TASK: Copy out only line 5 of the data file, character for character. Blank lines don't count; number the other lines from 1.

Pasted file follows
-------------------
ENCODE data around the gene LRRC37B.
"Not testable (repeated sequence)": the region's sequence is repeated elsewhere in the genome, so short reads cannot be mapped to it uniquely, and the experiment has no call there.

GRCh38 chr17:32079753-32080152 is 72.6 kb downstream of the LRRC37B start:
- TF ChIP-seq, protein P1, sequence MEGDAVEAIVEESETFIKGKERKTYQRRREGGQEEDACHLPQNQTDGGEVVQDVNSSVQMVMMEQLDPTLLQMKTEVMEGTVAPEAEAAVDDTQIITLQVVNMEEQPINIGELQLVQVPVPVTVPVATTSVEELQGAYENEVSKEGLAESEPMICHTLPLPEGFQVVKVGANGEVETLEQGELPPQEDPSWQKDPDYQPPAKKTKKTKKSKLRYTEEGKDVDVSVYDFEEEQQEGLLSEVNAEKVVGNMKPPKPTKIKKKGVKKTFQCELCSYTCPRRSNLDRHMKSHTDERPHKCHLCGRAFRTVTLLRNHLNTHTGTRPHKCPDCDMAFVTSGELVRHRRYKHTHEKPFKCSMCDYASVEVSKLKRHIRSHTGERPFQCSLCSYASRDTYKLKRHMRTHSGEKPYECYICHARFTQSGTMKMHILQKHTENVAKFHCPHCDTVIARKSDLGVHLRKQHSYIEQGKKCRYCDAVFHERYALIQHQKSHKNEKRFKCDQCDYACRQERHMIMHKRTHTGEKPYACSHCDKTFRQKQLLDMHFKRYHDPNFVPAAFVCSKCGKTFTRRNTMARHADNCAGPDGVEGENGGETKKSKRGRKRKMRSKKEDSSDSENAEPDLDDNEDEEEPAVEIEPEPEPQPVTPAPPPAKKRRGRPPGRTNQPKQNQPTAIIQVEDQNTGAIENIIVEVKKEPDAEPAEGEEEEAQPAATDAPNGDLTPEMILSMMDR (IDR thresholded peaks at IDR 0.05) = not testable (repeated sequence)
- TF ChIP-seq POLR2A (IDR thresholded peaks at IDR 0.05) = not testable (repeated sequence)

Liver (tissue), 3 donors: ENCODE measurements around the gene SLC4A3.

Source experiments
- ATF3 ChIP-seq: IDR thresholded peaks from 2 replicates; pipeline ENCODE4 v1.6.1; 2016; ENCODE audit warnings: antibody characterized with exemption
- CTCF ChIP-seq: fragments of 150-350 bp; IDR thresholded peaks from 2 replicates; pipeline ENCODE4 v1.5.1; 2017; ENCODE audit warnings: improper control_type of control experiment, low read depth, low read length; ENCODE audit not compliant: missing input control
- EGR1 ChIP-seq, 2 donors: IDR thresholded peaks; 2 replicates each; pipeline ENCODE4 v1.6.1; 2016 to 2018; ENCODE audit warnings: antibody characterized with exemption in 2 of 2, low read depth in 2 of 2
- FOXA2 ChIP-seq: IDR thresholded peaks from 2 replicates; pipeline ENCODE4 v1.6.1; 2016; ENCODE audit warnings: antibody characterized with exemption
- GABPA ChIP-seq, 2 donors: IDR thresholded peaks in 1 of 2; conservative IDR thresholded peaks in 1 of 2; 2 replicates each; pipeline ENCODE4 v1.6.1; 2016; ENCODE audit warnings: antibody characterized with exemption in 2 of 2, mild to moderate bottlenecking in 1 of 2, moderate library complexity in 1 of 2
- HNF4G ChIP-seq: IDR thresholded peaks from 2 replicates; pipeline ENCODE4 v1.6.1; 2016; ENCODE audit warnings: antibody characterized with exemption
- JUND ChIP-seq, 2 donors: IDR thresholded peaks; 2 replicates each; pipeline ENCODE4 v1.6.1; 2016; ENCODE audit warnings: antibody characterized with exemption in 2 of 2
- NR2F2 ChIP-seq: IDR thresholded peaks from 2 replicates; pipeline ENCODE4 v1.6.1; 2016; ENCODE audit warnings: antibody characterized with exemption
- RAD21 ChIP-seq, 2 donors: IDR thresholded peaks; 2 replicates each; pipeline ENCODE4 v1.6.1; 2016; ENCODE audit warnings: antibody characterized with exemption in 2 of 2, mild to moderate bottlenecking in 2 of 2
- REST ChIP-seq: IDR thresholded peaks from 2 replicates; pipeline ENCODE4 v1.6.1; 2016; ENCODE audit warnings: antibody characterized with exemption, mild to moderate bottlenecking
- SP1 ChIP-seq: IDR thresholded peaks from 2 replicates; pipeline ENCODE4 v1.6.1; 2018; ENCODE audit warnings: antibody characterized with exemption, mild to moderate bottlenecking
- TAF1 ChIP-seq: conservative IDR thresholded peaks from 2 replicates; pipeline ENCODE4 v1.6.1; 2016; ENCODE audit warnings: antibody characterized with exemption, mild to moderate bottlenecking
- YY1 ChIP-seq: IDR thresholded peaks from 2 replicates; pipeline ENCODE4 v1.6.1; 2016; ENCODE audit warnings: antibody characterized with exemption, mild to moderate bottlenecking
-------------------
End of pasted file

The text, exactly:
- TF ChIP-seq POLR2A (IDR thresholded peaks at IDR 0.05) = not testable (repeated sequence)